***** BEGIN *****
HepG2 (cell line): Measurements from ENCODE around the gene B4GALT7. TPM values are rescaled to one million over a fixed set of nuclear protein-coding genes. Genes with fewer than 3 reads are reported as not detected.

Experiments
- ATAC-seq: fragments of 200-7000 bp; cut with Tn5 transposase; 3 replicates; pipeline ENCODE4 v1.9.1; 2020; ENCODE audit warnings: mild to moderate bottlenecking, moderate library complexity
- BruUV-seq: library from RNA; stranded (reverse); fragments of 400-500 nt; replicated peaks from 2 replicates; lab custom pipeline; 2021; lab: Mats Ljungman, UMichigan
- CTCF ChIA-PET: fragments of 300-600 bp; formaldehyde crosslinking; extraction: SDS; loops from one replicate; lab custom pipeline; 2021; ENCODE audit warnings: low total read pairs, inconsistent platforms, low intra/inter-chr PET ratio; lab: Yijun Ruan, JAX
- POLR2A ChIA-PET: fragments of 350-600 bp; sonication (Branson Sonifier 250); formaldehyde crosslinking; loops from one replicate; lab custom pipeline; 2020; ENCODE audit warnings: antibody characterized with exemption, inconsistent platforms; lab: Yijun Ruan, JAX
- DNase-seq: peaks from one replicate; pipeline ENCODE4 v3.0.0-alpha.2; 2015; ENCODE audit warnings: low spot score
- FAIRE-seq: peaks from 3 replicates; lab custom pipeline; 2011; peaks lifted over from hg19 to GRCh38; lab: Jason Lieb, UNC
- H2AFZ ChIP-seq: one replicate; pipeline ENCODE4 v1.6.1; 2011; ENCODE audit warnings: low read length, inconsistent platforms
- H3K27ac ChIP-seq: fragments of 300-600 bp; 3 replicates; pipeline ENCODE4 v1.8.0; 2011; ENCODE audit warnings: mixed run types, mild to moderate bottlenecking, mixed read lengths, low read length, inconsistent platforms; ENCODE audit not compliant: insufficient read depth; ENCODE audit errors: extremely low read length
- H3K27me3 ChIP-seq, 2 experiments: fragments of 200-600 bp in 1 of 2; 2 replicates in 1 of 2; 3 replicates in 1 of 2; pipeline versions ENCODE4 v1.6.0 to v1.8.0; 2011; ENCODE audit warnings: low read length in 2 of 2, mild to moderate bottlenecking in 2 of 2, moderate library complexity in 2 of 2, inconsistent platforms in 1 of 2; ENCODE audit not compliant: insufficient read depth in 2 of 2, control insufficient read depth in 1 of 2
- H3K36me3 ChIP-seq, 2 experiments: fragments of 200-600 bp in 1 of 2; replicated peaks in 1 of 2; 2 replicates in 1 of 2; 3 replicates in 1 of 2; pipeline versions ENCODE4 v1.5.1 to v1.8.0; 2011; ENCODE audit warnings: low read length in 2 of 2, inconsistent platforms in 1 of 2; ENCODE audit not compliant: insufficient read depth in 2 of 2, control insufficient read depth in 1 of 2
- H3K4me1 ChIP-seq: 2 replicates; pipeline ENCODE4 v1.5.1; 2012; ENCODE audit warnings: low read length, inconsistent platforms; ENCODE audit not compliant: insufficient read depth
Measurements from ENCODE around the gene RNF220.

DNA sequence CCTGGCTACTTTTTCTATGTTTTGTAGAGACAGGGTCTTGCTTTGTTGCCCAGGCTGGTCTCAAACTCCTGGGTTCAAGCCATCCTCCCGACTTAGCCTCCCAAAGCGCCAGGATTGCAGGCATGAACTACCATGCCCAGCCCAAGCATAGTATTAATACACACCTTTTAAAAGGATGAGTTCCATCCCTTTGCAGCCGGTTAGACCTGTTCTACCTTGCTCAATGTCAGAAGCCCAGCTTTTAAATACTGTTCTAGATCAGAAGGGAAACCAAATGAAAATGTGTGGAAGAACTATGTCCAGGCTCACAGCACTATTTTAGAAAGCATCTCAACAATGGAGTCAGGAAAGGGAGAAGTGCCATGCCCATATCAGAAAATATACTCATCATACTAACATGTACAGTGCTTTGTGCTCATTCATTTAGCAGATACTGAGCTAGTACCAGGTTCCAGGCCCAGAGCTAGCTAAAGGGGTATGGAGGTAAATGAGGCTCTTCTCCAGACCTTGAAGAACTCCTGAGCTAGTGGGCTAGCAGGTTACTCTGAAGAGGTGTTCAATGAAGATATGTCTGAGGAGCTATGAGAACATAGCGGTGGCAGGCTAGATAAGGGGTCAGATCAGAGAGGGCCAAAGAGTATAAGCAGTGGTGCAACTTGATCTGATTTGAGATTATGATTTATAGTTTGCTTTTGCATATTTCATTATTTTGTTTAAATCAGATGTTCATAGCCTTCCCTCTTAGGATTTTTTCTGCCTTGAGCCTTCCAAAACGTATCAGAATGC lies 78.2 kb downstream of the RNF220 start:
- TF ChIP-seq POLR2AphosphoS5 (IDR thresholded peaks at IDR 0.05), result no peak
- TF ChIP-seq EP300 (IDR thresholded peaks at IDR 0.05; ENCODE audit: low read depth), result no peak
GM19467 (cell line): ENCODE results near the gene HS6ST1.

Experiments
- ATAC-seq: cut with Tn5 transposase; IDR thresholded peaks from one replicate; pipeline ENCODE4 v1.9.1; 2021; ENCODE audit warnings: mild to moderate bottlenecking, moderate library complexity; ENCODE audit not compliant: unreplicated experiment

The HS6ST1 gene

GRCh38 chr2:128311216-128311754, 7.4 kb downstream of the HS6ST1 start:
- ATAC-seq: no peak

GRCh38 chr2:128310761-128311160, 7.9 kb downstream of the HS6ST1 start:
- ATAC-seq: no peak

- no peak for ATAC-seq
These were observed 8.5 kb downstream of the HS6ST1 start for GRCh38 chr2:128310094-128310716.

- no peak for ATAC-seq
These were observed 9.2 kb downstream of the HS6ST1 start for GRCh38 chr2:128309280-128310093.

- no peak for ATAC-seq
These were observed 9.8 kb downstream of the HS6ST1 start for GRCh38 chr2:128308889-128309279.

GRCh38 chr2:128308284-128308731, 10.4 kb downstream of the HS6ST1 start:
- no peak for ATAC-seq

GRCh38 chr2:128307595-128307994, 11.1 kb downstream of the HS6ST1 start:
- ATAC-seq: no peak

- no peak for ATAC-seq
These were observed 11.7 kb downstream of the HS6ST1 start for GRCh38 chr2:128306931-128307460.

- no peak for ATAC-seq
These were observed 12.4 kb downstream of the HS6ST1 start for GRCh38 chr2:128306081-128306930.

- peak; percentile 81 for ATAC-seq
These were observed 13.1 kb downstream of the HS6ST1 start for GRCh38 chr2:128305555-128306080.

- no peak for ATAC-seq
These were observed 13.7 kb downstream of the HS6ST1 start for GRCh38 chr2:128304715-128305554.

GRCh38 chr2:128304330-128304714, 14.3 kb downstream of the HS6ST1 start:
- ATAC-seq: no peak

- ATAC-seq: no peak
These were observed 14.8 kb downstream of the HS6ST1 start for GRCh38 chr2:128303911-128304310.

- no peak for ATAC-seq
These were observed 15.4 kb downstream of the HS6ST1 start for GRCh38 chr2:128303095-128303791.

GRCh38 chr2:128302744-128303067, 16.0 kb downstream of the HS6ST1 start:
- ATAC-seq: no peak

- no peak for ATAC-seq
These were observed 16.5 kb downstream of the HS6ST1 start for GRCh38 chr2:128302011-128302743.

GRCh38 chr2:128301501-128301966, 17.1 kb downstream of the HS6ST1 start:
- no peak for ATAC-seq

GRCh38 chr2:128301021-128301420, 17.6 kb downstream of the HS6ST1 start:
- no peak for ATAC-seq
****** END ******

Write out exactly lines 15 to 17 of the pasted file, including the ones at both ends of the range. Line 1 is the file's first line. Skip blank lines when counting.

DNA sequence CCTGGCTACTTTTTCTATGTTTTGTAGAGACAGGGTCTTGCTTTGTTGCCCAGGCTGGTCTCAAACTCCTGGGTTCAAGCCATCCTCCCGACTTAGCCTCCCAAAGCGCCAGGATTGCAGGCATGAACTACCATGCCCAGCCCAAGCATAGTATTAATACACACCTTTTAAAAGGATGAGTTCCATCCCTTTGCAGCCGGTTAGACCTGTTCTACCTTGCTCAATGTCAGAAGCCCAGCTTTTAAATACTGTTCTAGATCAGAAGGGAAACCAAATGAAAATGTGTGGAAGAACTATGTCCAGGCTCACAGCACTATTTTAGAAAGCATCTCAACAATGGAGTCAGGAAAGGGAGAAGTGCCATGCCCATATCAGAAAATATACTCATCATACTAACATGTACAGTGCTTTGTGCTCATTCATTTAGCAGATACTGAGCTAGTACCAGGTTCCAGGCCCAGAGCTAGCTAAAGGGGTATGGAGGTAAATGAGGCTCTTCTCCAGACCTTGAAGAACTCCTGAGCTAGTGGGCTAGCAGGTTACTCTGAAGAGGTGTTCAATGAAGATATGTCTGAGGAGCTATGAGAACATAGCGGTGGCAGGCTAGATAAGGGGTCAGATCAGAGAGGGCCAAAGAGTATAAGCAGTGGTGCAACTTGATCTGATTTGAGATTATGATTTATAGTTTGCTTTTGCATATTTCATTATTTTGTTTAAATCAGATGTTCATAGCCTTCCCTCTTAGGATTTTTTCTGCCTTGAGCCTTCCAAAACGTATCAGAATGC lies 78.2 kb downstream of the RNF220 start:
- TF ChIP-seq POLR2AphosphoS5 (IDR thresholded peaks at IDR 0.05), result no peak
- TF ChIP-seq EP300 (IDR thresholded peaks at IDR 0.05; ENCODE audit: low read depth), result no peak